BC Coast #2Posted: August 6, 2014
Setting out: That’s Skyla enjoying a quiet moment on terra firma before boarding the boat. It’s deceptively calm in the Kitamaat Village harbor–once we got outside and turned the corner it was blowing 30 kts with galloping “white horses” as far as we could see. Too rough for pix, and Skyla spent an hour or so holding a broken galley cabinet shut while stuff was falling and rolling around the decks.
That’s Weston enjoying the last calm water we’d see for the better part of the day.
With all the weather, we had to change plans and shorten our planned progress for the day before the skiff we were towing completely beat the big boat to pieces. Plus, those of us with fillings in our teeth wanted to keep them there. The silver lining, though, is that we pulled into a bay protected from the southeast gale and found a creek mouth stacked with bright chrome pink salmon (which we had a ton of fun catching for crab bait), and just offshore, some of the biggest Dungeness crabs the kids and I have ever seen. Honest nine inchers, in 25-feet of water, filling the rings after a 15-minute soak. More than we could eat, so the kids opted to release an entire ring’s worth–probably more than a dozen.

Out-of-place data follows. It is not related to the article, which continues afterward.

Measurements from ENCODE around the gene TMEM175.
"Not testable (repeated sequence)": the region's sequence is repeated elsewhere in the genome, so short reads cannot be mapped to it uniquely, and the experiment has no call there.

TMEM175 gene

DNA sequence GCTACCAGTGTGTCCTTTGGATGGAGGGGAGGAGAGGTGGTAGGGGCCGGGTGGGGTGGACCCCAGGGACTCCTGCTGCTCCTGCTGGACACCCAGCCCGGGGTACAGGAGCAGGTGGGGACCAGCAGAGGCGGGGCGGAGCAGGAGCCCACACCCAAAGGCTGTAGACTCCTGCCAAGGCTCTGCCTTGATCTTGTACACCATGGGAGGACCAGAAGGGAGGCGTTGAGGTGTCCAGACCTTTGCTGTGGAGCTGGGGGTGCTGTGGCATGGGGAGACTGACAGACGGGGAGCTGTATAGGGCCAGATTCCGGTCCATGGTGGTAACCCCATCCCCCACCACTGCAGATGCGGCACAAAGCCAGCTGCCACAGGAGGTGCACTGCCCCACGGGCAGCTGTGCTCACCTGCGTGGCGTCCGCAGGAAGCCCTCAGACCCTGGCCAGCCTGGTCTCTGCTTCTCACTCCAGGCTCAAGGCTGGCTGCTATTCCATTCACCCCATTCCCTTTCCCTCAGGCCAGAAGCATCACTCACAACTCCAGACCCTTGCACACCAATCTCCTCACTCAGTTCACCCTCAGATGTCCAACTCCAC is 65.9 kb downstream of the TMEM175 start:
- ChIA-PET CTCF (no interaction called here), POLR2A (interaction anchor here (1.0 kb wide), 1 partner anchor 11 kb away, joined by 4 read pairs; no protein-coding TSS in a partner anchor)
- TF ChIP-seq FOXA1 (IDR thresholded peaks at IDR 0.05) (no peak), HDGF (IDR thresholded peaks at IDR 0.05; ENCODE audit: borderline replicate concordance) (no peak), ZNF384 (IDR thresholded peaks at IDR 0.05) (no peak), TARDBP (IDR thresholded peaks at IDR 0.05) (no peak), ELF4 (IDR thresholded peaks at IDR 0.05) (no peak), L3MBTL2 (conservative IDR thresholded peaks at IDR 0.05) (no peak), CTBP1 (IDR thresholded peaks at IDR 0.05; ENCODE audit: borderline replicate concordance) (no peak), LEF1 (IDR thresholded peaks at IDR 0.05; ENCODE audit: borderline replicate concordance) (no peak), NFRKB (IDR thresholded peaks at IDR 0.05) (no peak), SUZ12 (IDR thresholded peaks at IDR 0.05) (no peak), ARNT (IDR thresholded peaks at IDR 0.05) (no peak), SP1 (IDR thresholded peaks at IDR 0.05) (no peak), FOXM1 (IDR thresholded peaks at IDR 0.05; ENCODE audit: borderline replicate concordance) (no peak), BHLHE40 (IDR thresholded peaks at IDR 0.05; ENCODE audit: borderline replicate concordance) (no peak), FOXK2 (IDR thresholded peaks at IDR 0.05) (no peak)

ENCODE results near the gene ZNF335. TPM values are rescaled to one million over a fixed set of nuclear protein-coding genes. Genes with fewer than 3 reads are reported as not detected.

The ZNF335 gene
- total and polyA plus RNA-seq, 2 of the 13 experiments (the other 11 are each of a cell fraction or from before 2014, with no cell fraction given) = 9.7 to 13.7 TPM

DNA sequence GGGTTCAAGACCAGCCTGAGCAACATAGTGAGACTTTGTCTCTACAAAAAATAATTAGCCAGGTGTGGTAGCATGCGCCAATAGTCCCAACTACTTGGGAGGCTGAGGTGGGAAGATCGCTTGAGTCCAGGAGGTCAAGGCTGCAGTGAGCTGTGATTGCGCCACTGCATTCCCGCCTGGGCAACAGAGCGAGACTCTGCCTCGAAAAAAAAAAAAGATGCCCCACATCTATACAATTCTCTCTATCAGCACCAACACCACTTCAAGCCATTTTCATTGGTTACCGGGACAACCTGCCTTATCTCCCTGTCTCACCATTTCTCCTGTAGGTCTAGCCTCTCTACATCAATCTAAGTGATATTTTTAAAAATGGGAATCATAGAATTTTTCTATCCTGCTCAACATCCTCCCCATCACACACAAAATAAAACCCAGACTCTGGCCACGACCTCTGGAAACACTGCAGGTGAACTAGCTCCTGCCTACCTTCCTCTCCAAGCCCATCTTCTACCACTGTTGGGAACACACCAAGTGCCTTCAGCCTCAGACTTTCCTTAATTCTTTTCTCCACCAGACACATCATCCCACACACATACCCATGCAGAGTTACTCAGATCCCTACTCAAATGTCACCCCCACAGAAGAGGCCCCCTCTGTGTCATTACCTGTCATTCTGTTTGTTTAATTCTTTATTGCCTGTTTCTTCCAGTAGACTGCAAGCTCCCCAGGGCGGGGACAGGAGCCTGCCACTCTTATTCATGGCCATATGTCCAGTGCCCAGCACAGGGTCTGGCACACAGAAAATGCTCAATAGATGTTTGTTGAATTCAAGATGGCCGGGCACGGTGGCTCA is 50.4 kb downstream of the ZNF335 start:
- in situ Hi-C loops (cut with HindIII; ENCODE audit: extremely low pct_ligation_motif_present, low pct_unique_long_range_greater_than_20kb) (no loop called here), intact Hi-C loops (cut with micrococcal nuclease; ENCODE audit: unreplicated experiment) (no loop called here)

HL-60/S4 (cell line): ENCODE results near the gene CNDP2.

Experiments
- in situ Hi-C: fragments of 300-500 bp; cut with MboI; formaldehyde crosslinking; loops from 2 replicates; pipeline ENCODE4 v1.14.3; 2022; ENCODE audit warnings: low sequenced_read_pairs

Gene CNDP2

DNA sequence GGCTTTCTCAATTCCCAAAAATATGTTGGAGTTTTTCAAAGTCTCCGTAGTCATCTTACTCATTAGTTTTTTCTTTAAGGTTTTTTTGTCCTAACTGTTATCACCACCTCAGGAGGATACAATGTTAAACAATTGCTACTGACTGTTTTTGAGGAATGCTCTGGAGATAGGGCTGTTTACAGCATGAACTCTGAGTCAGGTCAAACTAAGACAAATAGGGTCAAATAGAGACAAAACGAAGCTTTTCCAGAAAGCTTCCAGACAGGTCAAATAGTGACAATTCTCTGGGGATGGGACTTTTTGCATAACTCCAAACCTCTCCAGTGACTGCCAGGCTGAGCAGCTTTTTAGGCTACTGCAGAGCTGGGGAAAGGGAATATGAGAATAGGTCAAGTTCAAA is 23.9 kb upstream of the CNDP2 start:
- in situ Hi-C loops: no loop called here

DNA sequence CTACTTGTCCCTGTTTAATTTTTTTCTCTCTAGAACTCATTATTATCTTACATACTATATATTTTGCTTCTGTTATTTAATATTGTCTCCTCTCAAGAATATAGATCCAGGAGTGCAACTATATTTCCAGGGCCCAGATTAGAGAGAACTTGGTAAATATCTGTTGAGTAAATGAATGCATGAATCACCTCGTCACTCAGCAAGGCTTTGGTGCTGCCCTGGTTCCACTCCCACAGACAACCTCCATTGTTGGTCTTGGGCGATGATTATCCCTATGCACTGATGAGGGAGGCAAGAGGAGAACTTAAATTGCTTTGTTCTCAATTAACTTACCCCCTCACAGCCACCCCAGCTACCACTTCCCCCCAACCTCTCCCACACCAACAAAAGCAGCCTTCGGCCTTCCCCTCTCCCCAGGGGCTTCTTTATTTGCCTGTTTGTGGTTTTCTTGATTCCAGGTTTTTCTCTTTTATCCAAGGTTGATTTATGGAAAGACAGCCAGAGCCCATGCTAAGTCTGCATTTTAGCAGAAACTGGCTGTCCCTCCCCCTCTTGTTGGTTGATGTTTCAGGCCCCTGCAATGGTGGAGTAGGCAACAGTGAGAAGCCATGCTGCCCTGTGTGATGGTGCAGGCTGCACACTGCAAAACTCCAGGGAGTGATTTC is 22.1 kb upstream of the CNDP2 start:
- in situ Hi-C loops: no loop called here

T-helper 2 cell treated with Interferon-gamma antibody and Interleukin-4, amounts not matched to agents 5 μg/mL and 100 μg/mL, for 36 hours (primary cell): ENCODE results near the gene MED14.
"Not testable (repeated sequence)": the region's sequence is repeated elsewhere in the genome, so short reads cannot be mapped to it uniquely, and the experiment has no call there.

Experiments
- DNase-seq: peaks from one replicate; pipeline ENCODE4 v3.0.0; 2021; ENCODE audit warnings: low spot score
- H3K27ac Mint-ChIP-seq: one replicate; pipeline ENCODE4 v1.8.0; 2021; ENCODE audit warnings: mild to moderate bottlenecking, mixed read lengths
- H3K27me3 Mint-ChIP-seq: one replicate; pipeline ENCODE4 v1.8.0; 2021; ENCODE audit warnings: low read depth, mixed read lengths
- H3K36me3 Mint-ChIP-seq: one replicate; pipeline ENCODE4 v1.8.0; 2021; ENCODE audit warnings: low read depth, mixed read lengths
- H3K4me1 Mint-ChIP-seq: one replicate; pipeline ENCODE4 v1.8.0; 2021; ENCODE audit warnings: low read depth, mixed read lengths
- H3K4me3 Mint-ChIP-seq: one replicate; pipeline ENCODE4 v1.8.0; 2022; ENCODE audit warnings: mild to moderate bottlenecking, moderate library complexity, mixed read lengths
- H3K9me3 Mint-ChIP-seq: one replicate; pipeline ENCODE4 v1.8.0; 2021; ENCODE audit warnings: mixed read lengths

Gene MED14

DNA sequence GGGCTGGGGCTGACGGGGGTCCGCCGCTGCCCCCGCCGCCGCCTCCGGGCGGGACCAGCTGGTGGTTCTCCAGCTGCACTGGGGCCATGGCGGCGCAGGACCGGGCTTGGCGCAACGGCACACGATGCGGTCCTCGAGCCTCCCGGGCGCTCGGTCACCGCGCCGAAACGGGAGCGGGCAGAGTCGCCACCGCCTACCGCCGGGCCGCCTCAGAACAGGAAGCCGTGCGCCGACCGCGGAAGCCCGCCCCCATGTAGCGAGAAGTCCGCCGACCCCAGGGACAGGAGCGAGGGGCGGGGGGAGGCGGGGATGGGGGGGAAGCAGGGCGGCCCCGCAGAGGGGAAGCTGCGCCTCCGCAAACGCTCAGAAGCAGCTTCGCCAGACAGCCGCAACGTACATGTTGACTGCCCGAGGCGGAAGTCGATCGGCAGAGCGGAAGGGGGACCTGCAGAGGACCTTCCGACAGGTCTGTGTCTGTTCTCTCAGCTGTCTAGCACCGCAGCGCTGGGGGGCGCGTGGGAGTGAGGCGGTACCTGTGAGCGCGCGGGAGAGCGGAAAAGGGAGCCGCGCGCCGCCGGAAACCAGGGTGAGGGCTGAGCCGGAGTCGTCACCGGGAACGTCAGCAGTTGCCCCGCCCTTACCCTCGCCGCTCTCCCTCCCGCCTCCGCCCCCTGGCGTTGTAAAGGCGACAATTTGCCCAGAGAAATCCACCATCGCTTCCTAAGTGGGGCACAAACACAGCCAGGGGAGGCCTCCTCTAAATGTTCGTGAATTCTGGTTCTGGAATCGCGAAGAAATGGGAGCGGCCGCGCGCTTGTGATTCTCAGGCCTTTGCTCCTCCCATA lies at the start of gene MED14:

This is our first boat dinner…and exactly the way I like to eat crab: where you can crunch the shells and toss ’em overboard as you eat.
The other silver lining was a beautiful anchorage out of the wind. That’s “our” vessel, the Suncrest, a 42-foot retired halibut boat that was home for the week. I should note here that this wasn’t purely a vacation, as I’m working on a story about traveling north to experience what our home waters of Puget Sound were like a hundred years ago, and the insane threats to this pristine area from resource-extraction corporations. So we had a photographer along (his images will be vastly superior to my snapshots) and the kids and I tried to keep good notes in our journals. Not sure where the piece will be published yet, but will let you know when I do. In the mean time, stay tuned for our travels farther west into the waters of even more overwhelming plenty.